Depending on the state you live in, different forms may be required to transfer vehicle ownership from one party to another. The most common form is your vehicle's certificate of title, which is required in most states. But, no matter where you live, it's necessary to make sure you have the right forms for such an important transaction, so make it a point to call your department of motor vehicles.
Certificate of Title
Your signed vehicle title officially transfers ownership to a buyer, although it may not be the only document necessary. If you do not have your title and do not know where it is, you can apply for a new one through your state's motor vehicle office. Some states offer an instant method for acquiring a new title and some do not, so leave enough time to order your title before you sell your car. The title must be signed by all owners. Some state titles leave a space for the seller and co-seller, or co-owner. Both owners must sign just as their names appear on the front of the title, using the middle initial or suffix listed on the document.
In many states, a lien release is required to transfer vehicle ownership. Even if it is not, many buyers are educated on the matter, meaning that your buyer will likely back out of the car deal if a lien is listed on the title and you cannot provide a lien release. You'll know if a lien holder is listed on your title because a space is provided for noting the lien holder and lists the name of the bank which you owe or owed money to. A lien release is an official bank document printed on bank letterhead listing the vehicle information and that the loan has been satisfied. The release is also signed by a bank representative. Provide the original document when you sell your car and keep a copy if you feel it's necessary. Do not keep the original.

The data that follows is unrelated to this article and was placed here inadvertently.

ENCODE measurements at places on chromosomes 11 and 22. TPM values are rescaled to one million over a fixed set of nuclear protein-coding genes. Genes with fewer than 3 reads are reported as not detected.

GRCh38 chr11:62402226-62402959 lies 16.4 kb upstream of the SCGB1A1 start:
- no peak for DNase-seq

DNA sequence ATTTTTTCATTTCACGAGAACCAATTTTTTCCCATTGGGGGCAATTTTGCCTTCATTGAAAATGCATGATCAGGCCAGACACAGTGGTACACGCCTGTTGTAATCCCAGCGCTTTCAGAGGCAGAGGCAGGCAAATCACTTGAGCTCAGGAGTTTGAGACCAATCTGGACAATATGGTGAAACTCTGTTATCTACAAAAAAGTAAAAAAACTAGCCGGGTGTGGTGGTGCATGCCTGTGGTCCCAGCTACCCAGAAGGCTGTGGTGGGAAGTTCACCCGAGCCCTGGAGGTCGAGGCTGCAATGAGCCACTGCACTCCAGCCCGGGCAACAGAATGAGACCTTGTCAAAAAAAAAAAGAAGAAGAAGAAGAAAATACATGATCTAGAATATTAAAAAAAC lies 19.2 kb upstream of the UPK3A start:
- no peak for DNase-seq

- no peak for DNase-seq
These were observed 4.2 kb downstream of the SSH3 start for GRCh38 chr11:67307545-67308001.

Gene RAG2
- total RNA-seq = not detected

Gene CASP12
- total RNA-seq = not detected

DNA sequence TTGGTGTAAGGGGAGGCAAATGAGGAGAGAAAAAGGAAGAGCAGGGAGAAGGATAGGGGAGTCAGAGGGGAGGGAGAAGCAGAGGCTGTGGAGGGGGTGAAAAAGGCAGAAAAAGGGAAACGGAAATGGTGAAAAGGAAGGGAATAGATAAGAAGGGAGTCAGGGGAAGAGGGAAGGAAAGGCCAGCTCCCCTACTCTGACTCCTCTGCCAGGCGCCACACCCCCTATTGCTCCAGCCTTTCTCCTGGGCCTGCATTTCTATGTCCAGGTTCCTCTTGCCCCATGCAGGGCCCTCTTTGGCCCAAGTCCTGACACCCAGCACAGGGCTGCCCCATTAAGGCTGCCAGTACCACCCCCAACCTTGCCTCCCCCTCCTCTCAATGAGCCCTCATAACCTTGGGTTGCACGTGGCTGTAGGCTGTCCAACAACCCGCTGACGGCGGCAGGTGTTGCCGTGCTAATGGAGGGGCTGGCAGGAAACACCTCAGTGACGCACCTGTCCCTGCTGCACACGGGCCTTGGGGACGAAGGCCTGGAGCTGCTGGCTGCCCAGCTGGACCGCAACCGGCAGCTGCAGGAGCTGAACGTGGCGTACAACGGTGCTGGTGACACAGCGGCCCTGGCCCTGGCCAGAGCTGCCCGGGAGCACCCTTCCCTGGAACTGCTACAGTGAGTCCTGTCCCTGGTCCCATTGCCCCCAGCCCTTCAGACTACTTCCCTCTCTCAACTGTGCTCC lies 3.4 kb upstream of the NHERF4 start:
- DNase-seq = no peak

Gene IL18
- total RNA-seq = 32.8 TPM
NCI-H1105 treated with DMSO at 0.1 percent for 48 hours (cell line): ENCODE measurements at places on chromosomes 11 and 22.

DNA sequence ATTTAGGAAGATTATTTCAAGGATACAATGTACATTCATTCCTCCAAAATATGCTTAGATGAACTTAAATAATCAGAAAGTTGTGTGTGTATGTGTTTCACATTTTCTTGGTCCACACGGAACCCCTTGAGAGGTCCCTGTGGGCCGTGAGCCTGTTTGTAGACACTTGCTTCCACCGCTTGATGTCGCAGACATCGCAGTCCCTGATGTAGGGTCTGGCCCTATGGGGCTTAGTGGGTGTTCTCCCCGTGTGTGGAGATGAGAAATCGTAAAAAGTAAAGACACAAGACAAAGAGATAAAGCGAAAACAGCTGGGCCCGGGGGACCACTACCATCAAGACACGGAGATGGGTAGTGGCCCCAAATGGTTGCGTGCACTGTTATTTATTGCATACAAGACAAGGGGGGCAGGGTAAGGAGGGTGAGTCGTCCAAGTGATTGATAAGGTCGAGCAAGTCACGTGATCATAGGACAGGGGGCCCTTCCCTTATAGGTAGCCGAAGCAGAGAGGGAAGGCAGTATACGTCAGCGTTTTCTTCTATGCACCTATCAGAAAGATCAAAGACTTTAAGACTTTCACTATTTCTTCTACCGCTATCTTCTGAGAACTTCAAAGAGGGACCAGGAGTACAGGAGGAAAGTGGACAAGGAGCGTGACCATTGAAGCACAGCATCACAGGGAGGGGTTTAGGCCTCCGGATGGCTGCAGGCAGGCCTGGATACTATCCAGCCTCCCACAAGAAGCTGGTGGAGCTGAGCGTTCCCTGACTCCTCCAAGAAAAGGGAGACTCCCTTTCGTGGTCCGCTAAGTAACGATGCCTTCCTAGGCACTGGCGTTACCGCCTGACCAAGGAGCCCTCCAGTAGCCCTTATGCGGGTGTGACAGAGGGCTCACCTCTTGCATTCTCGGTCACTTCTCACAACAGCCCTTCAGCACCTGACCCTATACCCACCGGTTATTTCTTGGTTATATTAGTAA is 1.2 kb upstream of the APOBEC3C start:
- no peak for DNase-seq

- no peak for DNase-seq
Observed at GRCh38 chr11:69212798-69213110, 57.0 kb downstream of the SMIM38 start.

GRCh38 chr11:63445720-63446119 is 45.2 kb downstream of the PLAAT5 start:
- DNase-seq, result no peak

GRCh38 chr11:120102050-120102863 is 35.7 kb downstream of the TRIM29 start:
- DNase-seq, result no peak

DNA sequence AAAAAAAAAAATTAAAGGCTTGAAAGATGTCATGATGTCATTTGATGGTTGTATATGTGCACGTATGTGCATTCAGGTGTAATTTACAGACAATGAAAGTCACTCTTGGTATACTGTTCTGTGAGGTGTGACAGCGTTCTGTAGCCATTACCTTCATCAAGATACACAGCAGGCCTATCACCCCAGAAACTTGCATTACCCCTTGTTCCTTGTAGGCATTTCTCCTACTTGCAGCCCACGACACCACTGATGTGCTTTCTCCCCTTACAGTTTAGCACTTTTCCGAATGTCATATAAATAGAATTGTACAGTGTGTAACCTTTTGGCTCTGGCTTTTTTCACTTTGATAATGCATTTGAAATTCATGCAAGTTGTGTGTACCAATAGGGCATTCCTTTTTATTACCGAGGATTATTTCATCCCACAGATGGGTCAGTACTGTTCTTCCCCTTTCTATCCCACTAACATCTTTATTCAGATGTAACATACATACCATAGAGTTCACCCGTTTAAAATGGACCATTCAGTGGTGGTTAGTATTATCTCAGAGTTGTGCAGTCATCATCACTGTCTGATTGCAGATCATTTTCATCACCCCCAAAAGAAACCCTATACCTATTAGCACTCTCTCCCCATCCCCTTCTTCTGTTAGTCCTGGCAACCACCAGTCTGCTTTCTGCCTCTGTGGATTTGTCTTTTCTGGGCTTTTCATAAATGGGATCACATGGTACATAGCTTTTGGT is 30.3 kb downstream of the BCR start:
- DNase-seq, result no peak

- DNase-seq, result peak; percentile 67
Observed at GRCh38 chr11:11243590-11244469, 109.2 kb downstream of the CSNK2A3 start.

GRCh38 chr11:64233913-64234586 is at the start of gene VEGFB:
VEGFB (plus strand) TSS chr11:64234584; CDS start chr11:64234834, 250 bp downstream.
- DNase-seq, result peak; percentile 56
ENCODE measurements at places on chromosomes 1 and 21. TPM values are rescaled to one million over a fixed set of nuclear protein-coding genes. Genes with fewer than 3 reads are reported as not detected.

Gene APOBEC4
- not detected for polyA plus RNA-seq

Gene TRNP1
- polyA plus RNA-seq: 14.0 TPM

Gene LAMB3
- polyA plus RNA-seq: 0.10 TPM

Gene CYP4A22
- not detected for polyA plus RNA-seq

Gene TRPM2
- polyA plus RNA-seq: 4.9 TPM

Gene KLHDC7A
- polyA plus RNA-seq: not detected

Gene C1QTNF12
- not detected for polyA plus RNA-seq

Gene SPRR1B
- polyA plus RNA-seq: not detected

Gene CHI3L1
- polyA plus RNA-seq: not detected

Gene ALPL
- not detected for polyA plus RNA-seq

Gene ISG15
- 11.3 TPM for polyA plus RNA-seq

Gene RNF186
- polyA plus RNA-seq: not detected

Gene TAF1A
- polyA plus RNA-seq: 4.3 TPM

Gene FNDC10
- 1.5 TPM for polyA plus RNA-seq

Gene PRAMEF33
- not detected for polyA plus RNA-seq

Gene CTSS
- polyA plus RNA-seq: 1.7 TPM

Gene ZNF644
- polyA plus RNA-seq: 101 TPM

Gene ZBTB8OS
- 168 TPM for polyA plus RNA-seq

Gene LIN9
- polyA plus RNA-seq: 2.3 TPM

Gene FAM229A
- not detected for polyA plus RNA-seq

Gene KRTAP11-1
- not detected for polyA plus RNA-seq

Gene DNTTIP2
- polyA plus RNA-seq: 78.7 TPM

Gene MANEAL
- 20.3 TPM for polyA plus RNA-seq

Bill of Sale
The bill of sale protects the buyer and the seller, and it is required in some states for the transfer of ownership. You should make one regardless. The bill of sale, or receipt, should list the vehicle identification number (VIN); the year, make and model of the car; the odometer information; and the selling price. In addition, it should be dated and signed by both the buyer and the seller, along with each party's name, address and driver's license number. The seller should state that the vehicle is being sold "as is," as most used vehicles are. The buyer can use the bill of sale to find the seller should any problems arise at the motor vehicle office when trying to register and title.
The odometer statement is separate from the title in some states. Usually, if the vehicle is less than 10 years old and the title shows no space for the odometer reading information, your state most likely requires an official odometer statement form. The bill of sale sometimes serves this purpose, but not in all states. You should find out if your state requires the form before you sell because you'll have to sign it before the buyer can register or title the car.
Shanan Miller covers automotive and insurance topics for various websites, blogs and dealerships. She has extensive automotive experience, including auction, insurance, finance, service and management positions. Miller has worked for dealer sales events around the United States and now stays local as a sales and leasing consultant for a dealership.